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EPA welcomes submissions on the Basin Bridge project

EPA welcomes submissions on the Basin Bridge project

Monday 12 August 2013

Anyone wanting to have their say on the proposed Basin Bridge project is being offered a helping hand from the Environmental Protection Authority (EPA).

The EPA is holding a public information evening to help people understand how they can get involved in the process that will decide whether the project will go ahead.

Sarah Gardner, the EPA’s Applications and Assessment General Manager, says the information evening is a great opportunity for people to find out more about the process and how they can get their opinions heard.

“The Board of Inquiry, chosen by the Minister for the Environment Amy Adams to decide on this proposal, wants to hear what people think,” she says.

“Public involvement in the process will assist the Board in making its decision.”

The Minister for the Environment directed the New Zealand Transport Agency’s proposal to an independent Board of Inquiry after deciding it was of national significance.

Mrs Gardner says the easiest way for people to make their views known is to complete a submission using the online form on the EPA’s website.

“Your submission can include your opinions on the whole proposal, or just the parts that are important to you.”

As well as the information evening, the EPA is providing a ‘Friend of Submitter’ to offer free advice to potential submitters.

“Mark St. Clair will be available to walk people through the process, check that their submissions have been completed correctly and help them understand what to expect once they have made a submission,” Mrs Gardner says.

Mark will be holding drop-in sessions and will also be available via phone, email and in writing throughout the submission period.

Not-for-profit groups who make a submission on the proposal are able to apply for financial assistance from the Ministry for the Environment’s Environmental Legal Assistance Fund.

Up to $40,000 is available to pay for legal counsel and expert witnesses. The fund is not available to individuals.

For more information about the proposal, the information evening and the Friend of Submitter, go to the EPA’s website at www.epa.govt.nz/Resource-management/Basin_Bridge/Pages/Basin_Bridge.aspx


Note to Editors:

Information evening

Date: Tuesday 20 August 2013

Time: 7 pm to 9 pm

Venue: Greek Community Centre, Level 3, 5 Hania Street, Mt Victoria, Wellington

Friend of Submitter

Mark St. Clair of Hill Young Cooper Ltd.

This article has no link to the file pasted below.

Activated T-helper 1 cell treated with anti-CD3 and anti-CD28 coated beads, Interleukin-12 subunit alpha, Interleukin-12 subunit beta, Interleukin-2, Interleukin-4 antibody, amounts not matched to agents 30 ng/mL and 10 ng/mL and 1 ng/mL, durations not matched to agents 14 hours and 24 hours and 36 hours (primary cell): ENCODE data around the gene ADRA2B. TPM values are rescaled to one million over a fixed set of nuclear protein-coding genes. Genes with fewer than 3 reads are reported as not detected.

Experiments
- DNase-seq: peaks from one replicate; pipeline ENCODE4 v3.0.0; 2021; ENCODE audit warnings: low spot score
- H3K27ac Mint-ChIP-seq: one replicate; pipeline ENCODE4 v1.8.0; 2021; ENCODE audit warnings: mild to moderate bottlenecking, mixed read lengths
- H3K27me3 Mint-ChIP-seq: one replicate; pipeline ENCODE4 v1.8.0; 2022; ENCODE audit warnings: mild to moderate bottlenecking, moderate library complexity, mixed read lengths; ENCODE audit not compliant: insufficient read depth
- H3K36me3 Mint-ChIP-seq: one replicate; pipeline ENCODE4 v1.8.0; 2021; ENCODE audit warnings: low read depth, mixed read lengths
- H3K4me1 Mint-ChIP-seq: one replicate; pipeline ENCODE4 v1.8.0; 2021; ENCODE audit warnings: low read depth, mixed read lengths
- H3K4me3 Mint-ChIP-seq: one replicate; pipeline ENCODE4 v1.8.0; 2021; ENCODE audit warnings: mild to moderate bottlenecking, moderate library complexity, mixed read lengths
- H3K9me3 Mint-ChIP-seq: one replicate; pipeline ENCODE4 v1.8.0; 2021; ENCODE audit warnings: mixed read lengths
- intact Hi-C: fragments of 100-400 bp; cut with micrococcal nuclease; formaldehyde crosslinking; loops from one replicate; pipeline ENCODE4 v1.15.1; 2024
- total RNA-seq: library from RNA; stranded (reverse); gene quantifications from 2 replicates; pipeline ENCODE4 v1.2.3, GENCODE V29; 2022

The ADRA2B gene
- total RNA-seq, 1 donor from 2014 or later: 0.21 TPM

Drop in times and venues are available on the EPA’s website. Mark can be contacted via:

• Phone on 04 473 5310 or 021 271 0815

• Email at m.stclair@hyc.co.nz

• Or post to Mark St. Clair, Hill Young Cooper Ltd, PO Box 8092, Wellington 6143

Environmental Legal Assistance Fund

Not-for-profit groups can apply to the ELA once they have made a submission on the proposal. More information about the fund is available on the Ministry for the Environment’s website at www.mfe.govt.nz/withyou/funding/ela.html.


The EPA provides administrative support to the Board of Inquiry including issuing the public notice, administering submissions and arranging the hearing. It does make a recommendation to the Minister whether a proposal is of national significance and whether it should be considered by a board of inquiry, but is not involved in decision making.

The information evening is to explain the EPA’s role, the role of the Board and the inquiry process, and how people can have their say on the proposal.

The Board of Inquiry

The Board is made up of four members - Retired Environment and District Court Judge Whiting (Chair), who has chaired three previous boards of inquiry, along with two experienced hearing commissioners and an expert in the social impact of major urban development projects.

The board of inquiry process

Boards of inquiry are quasi-judicial independent decision-making bodies, appointed by the Minister for the Environment to consider proposals of national significance. They must be chaired by a current, former or retired Environment Judge or retired High Court Judge and often include Environment Commissioners.

Boards of inquiry make their decisions entirely independently of the Minister and the EPA.

The Board is required to makes its decision within nine months from the day the proposal was publicly notified.

Anyone can appeal a decision made by a board of inquiry on nationally significant proposals to the High Court. Appeals can only be made on points of law. This is the same as decisions made in the Environment Court.

NZTA’s application was publicly notified on Saturday 10 August. The public have until 5pm Friday 6 September 2013 to make a submission on the application to the EPA.

After the public submission period, the Board will hold a public hearing when the applicant and submitters have the opportunity to present their submissions and evidence to the Board.

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